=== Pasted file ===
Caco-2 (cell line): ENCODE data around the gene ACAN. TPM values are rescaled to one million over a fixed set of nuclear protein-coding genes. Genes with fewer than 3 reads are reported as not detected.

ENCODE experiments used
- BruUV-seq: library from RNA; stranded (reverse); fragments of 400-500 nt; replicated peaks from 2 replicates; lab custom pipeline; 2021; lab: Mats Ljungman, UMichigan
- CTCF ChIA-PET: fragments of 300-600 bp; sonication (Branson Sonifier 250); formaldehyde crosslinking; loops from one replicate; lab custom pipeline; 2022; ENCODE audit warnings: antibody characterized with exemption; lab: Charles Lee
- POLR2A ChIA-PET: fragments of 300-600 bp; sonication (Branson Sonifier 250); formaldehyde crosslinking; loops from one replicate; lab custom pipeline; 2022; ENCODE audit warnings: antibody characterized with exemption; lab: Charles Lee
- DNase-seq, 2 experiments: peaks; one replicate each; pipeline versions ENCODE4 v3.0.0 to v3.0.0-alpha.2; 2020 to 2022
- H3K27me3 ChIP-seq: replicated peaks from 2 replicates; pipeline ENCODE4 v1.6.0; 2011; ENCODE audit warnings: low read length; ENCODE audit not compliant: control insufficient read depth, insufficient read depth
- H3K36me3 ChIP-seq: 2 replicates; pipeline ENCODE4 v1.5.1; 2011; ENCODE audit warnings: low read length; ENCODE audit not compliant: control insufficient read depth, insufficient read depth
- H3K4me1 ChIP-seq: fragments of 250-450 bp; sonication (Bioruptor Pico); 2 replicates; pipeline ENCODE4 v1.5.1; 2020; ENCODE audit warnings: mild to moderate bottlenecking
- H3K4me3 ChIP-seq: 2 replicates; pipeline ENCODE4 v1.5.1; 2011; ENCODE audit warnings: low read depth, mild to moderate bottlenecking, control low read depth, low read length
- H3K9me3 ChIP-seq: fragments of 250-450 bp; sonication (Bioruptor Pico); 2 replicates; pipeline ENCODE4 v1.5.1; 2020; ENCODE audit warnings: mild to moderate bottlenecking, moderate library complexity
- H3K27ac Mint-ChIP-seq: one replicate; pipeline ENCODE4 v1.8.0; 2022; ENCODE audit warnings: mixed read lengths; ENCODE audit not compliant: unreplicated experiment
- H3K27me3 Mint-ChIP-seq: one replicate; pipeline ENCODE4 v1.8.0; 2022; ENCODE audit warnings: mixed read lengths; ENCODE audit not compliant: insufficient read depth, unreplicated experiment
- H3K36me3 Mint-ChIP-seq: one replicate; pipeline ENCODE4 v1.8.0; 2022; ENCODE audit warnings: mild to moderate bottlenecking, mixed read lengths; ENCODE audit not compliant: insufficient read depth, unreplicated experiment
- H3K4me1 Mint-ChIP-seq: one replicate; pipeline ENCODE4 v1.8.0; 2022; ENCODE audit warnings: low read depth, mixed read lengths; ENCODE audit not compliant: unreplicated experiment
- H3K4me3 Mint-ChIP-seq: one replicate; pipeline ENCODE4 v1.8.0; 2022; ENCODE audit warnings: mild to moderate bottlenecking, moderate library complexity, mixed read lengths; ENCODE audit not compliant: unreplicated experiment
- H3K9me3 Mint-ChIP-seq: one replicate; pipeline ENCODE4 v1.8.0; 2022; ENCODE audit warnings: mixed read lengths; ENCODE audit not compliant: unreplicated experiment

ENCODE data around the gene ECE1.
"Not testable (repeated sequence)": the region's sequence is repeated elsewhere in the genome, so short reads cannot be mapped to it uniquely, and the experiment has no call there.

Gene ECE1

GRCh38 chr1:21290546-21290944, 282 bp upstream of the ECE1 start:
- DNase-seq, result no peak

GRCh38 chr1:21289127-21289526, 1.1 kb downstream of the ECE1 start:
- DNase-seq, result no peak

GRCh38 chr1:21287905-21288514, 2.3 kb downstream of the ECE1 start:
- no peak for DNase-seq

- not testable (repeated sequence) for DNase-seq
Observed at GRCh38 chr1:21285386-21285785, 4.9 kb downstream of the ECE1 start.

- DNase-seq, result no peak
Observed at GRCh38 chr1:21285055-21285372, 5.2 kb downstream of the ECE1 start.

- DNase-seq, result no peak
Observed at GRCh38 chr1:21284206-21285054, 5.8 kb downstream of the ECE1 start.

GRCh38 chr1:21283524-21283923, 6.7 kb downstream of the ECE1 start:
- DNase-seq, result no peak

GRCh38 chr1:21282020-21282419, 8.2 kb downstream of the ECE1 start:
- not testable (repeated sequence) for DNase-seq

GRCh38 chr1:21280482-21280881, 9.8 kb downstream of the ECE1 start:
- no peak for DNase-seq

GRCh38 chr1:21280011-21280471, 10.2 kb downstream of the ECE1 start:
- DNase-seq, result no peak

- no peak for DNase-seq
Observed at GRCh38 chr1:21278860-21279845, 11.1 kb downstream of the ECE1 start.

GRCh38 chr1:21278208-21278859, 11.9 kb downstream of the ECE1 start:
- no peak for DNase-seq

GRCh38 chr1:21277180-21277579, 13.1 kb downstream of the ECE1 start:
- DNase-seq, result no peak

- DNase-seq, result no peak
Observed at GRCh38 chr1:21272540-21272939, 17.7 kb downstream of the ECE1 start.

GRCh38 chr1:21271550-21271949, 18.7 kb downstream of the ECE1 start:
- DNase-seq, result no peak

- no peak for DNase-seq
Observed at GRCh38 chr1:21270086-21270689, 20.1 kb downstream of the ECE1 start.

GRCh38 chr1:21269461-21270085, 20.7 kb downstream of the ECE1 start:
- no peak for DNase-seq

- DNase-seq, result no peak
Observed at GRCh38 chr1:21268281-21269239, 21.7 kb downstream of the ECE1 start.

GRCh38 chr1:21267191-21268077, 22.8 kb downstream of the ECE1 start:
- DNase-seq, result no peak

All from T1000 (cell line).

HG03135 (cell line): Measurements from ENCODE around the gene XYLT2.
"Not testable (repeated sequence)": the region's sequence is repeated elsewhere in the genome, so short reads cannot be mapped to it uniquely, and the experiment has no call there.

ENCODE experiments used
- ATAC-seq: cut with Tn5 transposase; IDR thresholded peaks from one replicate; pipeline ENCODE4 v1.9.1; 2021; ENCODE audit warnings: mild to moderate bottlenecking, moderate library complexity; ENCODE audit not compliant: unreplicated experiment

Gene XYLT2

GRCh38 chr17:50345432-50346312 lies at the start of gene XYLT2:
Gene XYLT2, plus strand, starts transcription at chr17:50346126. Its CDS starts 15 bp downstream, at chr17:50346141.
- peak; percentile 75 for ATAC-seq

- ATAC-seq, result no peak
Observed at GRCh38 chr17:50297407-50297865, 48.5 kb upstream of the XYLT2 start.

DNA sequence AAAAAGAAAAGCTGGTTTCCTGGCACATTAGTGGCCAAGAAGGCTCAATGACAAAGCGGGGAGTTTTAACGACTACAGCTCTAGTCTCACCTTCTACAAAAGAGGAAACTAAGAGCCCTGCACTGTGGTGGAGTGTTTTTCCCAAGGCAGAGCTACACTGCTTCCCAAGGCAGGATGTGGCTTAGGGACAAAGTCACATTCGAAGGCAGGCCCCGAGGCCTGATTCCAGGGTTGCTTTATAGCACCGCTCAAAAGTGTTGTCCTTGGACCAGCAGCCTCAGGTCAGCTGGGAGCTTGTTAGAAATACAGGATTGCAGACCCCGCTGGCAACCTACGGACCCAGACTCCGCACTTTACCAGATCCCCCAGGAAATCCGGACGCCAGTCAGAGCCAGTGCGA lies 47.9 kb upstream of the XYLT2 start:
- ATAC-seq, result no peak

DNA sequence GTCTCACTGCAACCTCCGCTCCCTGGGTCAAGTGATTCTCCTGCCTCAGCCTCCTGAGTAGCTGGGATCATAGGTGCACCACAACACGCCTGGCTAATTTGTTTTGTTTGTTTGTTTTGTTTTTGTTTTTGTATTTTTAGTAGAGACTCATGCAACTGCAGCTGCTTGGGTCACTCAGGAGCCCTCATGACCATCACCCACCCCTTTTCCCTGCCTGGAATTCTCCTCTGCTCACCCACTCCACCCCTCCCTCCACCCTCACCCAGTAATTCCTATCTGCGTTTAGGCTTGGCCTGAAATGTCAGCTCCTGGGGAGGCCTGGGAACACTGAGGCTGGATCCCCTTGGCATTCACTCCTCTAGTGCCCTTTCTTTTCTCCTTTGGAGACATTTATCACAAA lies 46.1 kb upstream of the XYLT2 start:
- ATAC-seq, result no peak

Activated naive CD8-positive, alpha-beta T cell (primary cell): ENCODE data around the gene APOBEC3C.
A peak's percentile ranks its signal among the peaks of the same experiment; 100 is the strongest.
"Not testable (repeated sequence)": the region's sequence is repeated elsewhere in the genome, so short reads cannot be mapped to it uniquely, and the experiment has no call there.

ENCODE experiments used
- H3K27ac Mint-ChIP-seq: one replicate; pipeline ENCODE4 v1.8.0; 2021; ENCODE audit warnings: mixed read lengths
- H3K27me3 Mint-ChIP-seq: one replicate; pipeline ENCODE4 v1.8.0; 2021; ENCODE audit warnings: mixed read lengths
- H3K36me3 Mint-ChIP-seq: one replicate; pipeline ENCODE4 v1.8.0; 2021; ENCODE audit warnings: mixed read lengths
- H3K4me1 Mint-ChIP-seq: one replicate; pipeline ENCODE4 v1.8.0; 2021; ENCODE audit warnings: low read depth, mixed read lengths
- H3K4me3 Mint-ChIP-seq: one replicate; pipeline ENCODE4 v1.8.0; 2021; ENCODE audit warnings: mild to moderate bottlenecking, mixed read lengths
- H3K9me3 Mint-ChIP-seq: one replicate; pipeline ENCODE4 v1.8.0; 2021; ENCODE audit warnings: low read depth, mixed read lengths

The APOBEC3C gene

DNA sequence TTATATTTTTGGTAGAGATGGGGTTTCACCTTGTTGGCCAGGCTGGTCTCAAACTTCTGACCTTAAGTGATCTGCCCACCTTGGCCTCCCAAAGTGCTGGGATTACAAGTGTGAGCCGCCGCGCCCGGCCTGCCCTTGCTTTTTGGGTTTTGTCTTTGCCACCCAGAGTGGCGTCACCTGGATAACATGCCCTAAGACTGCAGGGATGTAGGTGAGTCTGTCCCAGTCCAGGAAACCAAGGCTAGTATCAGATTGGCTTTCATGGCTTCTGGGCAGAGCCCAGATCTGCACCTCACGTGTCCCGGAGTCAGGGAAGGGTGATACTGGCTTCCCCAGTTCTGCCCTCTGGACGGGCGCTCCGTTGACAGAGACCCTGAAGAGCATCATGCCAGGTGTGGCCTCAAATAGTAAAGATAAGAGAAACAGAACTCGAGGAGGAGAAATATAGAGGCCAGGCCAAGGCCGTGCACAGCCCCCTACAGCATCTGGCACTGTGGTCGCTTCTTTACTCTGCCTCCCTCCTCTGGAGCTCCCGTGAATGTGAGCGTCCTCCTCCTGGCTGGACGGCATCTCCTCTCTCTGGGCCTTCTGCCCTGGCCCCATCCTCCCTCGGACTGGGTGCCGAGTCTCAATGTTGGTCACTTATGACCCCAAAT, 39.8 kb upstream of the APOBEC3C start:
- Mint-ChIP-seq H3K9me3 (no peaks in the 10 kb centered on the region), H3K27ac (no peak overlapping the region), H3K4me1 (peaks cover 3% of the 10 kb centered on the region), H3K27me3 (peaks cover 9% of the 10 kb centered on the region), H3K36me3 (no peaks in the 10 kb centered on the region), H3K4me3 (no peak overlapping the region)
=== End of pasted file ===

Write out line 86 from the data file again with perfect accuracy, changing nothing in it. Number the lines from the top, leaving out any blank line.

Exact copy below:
- Mint-ChIP-seq H3K9me3 (no peaks in the 10 kb centered on the region), H3K27ac (no peak overlapping the region), H3K4me1 (peaks cover 3% of the 10 kb centered on the region), H3K27me3 (peaks cover 9% of the 10 kb centered on the region), H3K36me3 (no peaks in the 10 kb centered on the region), H3K4me3 (no peak overlapping the region)